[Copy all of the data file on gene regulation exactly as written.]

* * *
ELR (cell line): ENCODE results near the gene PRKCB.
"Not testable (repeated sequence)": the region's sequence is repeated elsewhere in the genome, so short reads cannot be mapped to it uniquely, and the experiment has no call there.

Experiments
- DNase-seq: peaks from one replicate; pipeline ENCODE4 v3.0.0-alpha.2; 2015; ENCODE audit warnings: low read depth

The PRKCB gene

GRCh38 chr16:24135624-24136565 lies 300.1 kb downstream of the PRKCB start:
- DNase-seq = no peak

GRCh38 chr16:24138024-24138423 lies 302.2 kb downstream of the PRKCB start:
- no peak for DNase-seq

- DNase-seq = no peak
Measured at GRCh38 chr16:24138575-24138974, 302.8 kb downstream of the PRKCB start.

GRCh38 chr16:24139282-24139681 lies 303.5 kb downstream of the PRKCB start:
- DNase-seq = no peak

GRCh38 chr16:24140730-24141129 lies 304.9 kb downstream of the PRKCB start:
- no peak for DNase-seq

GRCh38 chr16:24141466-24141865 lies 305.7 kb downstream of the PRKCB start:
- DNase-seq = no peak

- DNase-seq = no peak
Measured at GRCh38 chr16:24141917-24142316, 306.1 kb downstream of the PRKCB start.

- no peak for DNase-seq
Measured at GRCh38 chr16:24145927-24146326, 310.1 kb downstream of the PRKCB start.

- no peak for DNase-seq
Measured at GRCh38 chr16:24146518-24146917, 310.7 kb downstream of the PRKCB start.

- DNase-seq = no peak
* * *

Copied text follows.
ELR (cell line): ENCODE results near the gene PRKCB.
"Not testable (repeated sequence)": the region's sequence is repeated elsewhere in the genome, so short reads cannot be mapped to it uniquely, and the experiment has no call there.

Experiments
- DNase-seq: peaks from one replicate; pipeline ENCODE4 v3.0.0-alpha.2; 2015; ENCODE audit warnings: low read depth

The PRKCB gene

GRCh38 chr16:24135624-24136565 lies 300.1 kb downstream of the PRKCB start:
- DNase-seq = no peak

GRCh38 chr16:24138024-24138423 lies 302.2 kb downstream of the PRKCB start:
- no peak for DNase-seq

- DNase-seq = no peak
Measured at GRCh38 chr16:24138575-24138974, 302.8 kb downstream of the PRKCB start.

GRCh38 chr16:24139282-24139681 lies 303.5 kb downstream of the PRKCB start:
- DNase-seq = no peak

GRCh38 chr16:24140730-24141129 lies 304.9 kb downstream of the PRKCB start:
- no peak for DNase-seq

GRCh38 chr16:24141466-24141865 lies 305.7 kb downstream of the PRKCB start:
- DNase-seq = no peak

- DNase-seq = no peak
Measured at GRCh38 chr16:24141917-24142316, 306.1 kb downstream of the PRKCB start.

- no peak for DNase-seq
Measured at GRCh38 chr16:24145927-24146326, 310.1 kb downstream of the PRKCB start.

- no peak for DNase-seq
Measured at GRCh38 chr16:24146518-24146917, 310.7 kb downstream of the PRKCB start.

- DNase-seq = no peak